On the heels of a GOP debate where he reasserted his controversial belief that Social Security is a “monstrous lie” and a “Ponzi scheme,” Gov. Rick Perry heads today to Florida, a big state, rich in delegates, with a key early primary — and home to many older voters.

With wildfires raging outside of Austin, Gov. Rick Perry is leaving the campaign trail to return to his home state, the governor's office confirmed this morning. 

“The wildfire situation in Texas is severe and all necessary state resources are being made available to protect lives and property,” Perry said in a statement. “I urge Texans to take extreme caution as we continue to see the devastating effects of sweeping wildfires impacting both rural and urban areas of the state."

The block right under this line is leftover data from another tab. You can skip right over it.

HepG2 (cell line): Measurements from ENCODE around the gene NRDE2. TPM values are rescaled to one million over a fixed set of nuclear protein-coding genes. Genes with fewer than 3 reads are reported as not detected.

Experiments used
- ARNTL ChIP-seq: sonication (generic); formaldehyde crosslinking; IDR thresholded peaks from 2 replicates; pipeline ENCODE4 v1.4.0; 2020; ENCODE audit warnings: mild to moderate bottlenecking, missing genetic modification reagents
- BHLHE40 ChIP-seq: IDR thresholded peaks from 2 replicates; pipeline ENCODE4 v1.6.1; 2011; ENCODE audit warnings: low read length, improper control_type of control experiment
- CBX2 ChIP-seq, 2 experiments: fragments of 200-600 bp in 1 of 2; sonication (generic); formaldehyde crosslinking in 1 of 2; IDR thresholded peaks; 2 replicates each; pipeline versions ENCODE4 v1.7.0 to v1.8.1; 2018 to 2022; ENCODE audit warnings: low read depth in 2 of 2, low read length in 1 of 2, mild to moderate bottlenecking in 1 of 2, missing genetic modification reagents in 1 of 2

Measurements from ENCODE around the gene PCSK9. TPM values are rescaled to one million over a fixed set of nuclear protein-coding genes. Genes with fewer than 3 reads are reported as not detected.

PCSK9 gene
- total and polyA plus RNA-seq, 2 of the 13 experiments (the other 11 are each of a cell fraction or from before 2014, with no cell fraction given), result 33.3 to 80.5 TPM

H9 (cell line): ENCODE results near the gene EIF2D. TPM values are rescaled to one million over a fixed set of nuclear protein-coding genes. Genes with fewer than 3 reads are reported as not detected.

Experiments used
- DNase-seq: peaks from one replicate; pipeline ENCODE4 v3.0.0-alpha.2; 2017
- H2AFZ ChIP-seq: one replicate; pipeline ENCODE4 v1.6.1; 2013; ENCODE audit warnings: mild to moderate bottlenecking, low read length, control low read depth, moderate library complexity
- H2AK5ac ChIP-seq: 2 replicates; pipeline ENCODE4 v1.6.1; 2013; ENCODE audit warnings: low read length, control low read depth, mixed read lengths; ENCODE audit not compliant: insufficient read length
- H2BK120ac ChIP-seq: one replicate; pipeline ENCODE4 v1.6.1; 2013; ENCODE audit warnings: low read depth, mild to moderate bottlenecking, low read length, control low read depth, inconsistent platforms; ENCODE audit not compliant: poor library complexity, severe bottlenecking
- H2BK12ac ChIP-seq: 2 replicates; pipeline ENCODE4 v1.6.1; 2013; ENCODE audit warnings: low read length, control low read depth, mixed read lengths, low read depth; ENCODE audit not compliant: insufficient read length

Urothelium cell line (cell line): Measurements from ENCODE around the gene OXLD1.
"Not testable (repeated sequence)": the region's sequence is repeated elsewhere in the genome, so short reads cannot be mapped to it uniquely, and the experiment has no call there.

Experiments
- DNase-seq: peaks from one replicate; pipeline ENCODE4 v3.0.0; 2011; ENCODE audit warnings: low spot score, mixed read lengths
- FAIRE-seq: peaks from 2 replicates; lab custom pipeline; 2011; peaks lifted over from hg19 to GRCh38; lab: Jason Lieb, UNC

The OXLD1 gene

Photo illustration by Caleb Bryant Miller/Todd Wiseman, Texas Tribune

In the spring of 1999, state Sen. Judith Zaffirini approached then-Lt. Gov. Rick Perry on the chamber floor, wielding a green vote tally card. Zaffirini, a Catholic, anti-abortion Democrat from Laredo, had taken a count, she told Perry, and the Senate was just a couple of votes away from passing a bill requiring parental consent for a minor to have an abortion. 

photo by: Emily Ramshaw

Anne Heiligenstein, the commissioner of the Department of Family and Protective Services, is retiring from the agency after three years.

In a statement, Heiligenstein said she met with Health and Human Services Commissioner Tom Suehs this morning, and told him she intended to retire by the end of the year.

"After 30 years working for the people of Texas, I’m looking forward to the next chapter of my life," she said. "I have three children and a grandbaby on the way, and I’m excited about getting to see a lot more of them."

Photo illustration by Todd Wiseman / Marjorie Kamys Cotera / Gage Skidmore